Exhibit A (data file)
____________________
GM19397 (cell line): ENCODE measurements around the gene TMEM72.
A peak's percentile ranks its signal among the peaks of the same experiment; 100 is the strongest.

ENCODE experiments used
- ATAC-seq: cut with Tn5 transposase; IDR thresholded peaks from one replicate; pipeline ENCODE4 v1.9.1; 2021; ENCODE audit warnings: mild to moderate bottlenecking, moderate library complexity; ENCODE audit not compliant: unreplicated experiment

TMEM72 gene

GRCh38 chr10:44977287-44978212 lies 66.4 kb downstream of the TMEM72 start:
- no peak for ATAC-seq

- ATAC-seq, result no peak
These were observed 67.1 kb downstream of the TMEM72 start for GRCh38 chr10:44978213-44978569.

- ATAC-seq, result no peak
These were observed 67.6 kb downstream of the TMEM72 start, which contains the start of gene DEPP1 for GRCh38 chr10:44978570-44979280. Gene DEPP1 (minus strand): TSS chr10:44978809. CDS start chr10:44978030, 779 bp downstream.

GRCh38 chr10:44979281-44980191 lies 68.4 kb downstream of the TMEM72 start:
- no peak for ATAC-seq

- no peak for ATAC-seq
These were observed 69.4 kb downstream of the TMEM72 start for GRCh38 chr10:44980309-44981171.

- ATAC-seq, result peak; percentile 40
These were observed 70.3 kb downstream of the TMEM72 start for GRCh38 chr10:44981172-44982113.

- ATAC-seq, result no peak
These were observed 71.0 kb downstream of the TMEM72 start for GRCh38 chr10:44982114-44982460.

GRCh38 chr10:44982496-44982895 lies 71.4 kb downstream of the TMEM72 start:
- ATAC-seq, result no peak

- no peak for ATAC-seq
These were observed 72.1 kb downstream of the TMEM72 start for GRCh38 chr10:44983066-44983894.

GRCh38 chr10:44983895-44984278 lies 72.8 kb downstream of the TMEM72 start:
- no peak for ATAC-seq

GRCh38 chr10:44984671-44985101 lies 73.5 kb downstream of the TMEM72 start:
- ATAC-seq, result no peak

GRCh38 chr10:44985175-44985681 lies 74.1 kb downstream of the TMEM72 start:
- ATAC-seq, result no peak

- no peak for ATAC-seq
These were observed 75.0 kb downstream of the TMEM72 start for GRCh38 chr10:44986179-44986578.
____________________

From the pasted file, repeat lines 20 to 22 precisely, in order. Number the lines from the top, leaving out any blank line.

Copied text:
GRCh38 chr10:44982496-44982895 lies 71.4 kb downstream of the TMEM72 start:
- ATAC-seq, result no peak

- no peak for ATAC-seq